The Grade 10 Literacy Test

Photo

The Grade 10 Literacy Test, otherwise known as the Ontario Secondary School Literacy Test, (OSSLT) can be a source for stress because students must pass the OSSLT in order to graduate high school.

This test measures whether students are meeting the minimum standard for literacy - reading and writing - across all subjects up to the end of Grade 9. The test is used to assess your teen’s achievements, as well as provide insight into student achievement at the school, district, and provincial level.

The test includes two test booklets which contain reading and writing activities. In total, there are five reading passages, 41 multiple choice questions and 8 written response activities, including 6 short answer questions and 2 long writing tasks. The test is administered in two 75 minute sessions with a break in between each session.

What you can do as a parent, to help your child prepare for the OSSLT

  • Recognize that studying will not prepare teens for the test
  • Your teen will do better on the test when she/he feels comfortable and confident – talk to your teen to find out if there are concerns, questions, or anxieties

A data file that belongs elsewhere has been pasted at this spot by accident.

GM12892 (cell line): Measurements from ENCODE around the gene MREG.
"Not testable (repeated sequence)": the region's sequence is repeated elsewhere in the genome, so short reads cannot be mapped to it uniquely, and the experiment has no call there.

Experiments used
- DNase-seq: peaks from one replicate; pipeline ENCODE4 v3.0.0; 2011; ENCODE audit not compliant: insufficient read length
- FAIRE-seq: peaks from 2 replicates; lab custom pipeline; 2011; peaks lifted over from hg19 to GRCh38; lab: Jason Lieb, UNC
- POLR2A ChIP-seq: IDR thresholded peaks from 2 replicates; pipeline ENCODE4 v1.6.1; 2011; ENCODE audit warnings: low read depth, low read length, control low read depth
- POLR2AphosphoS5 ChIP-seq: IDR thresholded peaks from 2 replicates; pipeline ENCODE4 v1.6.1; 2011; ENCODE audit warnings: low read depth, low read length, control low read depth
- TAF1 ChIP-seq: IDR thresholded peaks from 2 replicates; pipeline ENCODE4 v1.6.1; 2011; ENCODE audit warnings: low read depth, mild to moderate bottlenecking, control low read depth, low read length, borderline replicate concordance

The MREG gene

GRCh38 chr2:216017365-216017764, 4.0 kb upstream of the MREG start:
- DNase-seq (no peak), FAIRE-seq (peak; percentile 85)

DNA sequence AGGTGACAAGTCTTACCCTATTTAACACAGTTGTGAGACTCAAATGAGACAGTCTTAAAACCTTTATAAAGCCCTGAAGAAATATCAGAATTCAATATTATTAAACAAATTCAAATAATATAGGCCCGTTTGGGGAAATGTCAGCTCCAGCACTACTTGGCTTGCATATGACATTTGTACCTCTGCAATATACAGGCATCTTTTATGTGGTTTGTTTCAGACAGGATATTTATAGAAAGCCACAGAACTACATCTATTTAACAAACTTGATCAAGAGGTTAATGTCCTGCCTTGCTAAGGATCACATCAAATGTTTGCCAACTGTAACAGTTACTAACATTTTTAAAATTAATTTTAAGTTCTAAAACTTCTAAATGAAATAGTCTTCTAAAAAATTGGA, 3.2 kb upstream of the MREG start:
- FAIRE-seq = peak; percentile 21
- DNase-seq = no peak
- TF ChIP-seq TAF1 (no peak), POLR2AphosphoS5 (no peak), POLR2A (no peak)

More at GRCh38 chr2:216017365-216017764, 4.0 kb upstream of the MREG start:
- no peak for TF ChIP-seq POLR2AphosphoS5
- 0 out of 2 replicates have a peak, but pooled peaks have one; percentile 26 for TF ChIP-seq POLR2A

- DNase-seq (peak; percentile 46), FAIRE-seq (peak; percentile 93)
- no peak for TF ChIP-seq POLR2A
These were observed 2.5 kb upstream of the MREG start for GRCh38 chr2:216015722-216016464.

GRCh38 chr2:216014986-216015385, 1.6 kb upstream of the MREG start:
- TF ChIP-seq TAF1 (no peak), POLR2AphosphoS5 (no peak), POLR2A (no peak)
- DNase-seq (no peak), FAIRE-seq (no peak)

• Talk to your teen’s teacher(s) to learn more about what the class/school is doing to help prepare students to take the test
  • Have fun with the test – celebrate as a family, make it into a game or a friendly competition
  • Do take-home test preparation activities together – your teen will enjoy seeing you challenged!
  • Make up questions for the test based on family history, current events, etc.
  • Don’t do practice tests with your teen. This can add a lot of stress to you both!
  • Remember, you want your teen to be positive and comfortable with writing the OSSLT. Fear and anxiety can do much to inhibit their successful completion of the test.

Some students will need special accommodations when they write the test, such as when they have an IEP or have an ESL designation. It may be in your teen’s best interests to defer writing the test until next year. Talk to the school about your concerns. Remember, you are your teen’s advocate.

Results are reported as successful or unsuccessful. If the results are unsuccessful, don’t panic. There are other opportunities for your teen to meet this graduation requirement.

  • Talk to your teen’s teacher/school to find out what remedial opportunities are available
  • There will be opportunities during Grade 11 and Grade 12 to rewrite the test
  • Your teen may be eligible to complete the Ontario Secondary School Literacy Course, where students are given direct instruction about the skills assessed in the OSSLT
  • Talk to your teen about how she/he feels about the results
  • The Ontario Secondary School Diploma will indicate that the OSSLT requirement has been met, and it won’t identify the number of attempts to pass the test
  • Test results DO NOT affect your child’s grades in any subject

There are some online resources available to you, put out by the organization that governs the testing, the Education Quality and Accountability Office (EQAO).

Guide to EQAO Tests in Secondary School

EQAO Parent Resources

OSSLT Getting Ready Guide

Here are some ideas for your teen to help prepare

Target Age
12-18
Focus
Skill Development